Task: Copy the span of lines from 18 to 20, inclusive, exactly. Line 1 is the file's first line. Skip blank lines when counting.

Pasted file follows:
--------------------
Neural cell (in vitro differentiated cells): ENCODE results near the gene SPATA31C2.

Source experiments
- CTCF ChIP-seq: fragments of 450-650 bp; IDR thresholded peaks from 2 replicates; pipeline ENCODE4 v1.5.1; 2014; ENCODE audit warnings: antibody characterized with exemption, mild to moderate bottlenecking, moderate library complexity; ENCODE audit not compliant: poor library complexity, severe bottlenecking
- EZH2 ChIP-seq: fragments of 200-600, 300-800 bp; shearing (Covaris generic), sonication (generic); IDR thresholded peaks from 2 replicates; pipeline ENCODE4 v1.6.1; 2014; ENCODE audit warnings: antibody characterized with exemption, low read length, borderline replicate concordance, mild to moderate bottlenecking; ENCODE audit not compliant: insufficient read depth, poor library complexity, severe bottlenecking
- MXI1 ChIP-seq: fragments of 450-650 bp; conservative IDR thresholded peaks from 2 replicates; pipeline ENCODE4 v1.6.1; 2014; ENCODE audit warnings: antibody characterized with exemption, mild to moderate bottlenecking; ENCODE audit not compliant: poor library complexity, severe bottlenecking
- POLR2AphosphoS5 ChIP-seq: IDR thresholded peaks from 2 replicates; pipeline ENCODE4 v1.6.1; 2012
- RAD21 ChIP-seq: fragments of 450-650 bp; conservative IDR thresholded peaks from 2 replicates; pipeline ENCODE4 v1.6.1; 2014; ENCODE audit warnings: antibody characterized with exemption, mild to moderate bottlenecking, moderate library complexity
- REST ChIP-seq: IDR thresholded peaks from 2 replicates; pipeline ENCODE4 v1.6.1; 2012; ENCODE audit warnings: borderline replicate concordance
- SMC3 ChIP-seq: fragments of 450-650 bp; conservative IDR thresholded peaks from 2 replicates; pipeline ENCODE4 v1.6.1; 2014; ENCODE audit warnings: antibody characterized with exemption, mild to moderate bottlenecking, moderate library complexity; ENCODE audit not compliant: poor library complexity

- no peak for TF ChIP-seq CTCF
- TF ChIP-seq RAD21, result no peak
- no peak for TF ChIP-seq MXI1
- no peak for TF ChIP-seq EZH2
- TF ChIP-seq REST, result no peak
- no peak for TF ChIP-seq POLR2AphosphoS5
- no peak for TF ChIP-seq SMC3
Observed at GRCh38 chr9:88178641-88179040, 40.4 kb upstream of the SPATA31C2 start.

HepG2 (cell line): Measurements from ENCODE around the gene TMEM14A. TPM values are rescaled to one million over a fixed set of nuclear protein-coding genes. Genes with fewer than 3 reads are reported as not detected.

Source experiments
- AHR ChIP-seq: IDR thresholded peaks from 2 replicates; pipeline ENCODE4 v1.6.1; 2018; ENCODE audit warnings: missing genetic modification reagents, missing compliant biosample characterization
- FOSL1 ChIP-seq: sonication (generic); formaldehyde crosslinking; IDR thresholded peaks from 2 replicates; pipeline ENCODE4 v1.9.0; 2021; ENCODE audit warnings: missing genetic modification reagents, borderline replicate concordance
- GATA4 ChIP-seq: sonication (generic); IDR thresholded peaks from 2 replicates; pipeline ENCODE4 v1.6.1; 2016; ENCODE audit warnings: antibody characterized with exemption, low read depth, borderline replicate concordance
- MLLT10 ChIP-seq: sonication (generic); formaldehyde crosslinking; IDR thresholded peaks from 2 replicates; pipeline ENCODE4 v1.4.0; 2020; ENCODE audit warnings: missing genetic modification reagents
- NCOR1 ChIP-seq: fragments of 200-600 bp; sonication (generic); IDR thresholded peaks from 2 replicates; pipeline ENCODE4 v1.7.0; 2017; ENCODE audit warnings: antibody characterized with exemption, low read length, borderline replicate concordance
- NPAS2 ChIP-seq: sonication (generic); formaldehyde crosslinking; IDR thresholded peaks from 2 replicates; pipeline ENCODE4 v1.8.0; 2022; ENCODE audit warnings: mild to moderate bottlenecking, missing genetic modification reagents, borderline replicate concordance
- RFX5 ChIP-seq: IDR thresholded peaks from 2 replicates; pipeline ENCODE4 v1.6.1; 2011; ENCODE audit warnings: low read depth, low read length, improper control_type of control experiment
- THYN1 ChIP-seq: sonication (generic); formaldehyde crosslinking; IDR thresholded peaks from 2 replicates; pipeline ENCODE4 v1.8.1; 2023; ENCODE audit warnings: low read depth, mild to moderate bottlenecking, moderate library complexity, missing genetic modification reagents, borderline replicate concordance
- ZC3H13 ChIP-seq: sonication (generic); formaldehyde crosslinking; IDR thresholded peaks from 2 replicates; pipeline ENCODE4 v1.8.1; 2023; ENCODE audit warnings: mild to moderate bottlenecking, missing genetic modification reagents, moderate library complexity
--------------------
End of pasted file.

HepG2 (cell line): Measurements from ENCODE around the gene TMEM14A. TPM values are rescaled to one million over a fixed set of nuclear protein-coding genes. Genes with fewer than 3 reads are reported as not detected.

Source experiments
- AHR ChIP-seq: IDR thresholded peaks from 2 replicates; pipeline ENCODE4 v1.6.1; 2018; ENCODE audit warnings: missing genetic modification reagents, missing compliant biosample characterization